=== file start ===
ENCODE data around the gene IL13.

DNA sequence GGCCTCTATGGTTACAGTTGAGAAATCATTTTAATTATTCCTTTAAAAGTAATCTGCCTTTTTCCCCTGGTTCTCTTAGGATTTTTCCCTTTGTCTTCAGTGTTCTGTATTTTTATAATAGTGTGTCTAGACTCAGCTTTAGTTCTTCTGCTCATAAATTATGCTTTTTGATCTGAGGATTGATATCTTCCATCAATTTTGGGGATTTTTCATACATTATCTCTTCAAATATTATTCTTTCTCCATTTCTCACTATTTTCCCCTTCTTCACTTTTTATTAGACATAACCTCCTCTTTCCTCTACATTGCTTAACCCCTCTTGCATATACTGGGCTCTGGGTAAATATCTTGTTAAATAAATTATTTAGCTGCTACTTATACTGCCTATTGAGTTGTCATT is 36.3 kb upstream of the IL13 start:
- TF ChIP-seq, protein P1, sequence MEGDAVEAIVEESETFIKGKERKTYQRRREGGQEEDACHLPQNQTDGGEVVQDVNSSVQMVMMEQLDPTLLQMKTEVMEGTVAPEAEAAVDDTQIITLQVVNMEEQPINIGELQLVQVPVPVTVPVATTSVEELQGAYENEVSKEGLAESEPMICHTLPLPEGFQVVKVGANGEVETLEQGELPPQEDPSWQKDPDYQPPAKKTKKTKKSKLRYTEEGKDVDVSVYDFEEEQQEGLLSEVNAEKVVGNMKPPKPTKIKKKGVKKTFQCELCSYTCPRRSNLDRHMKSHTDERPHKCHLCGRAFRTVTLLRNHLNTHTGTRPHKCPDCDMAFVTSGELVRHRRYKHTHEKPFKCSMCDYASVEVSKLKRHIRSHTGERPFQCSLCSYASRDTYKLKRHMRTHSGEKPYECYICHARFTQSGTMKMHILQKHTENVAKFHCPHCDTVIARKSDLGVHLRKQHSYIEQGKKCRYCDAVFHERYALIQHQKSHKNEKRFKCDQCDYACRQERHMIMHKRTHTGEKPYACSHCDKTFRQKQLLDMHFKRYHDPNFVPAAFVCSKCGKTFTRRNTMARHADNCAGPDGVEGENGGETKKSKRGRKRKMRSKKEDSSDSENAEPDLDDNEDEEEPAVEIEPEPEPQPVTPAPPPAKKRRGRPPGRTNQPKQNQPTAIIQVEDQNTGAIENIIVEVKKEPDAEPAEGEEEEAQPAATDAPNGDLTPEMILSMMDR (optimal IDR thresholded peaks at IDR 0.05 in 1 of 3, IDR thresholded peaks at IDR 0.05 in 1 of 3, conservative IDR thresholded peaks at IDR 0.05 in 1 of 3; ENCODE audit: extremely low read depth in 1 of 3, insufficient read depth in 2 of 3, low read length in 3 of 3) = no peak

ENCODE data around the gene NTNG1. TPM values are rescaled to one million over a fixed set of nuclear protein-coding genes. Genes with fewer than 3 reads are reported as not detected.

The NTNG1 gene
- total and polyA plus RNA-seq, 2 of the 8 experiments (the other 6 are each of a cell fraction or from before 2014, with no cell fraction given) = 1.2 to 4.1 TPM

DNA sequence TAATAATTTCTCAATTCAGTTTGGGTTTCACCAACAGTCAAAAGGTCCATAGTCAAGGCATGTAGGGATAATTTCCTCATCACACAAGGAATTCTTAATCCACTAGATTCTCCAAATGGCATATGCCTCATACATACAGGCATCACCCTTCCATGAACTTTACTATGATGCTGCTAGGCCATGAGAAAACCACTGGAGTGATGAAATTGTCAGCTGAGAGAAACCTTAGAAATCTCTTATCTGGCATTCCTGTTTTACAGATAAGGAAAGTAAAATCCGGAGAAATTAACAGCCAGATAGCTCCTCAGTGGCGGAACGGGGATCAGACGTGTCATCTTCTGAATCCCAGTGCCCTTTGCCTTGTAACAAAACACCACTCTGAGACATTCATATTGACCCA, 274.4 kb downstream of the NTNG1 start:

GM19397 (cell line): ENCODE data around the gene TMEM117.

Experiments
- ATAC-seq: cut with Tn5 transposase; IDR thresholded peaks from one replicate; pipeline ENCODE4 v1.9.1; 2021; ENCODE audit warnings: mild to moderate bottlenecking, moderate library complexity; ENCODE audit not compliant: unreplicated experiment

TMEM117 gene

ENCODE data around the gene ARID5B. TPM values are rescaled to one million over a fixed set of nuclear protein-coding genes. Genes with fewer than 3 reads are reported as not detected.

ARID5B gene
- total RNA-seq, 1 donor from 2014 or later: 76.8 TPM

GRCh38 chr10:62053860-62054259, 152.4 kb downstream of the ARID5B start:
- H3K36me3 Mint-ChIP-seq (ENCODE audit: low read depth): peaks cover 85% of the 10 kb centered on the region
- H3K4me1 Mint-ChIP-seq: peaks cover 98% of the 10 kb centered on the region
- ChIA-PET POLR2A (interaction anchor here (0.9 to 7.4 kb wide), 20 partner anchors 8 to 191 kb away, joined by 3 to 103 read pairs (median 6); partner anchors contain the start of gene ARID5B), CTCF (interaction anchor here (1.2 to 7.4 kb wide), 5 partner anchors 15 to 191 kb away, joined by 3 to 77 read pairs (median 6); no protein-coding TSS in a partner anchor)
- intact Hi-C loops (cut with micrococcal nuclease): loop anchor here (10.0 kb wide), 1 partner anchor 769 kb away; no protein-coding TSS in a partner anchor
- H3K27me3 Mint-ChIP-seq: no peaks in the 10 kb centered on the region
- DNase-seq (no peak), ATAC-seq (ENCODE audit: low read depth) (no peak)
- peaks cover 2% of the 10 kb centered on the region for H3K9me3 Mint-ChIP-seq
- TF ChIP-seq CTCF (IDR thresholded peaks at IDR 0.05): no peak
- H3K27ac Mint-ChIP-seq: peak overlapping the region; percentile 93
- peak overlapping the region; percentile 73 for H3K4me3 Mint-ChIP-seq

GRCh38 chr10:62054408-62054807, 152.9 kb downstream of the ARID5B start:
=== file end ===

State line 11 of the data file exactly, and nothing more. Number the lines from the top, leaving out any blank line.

TMEM117 gene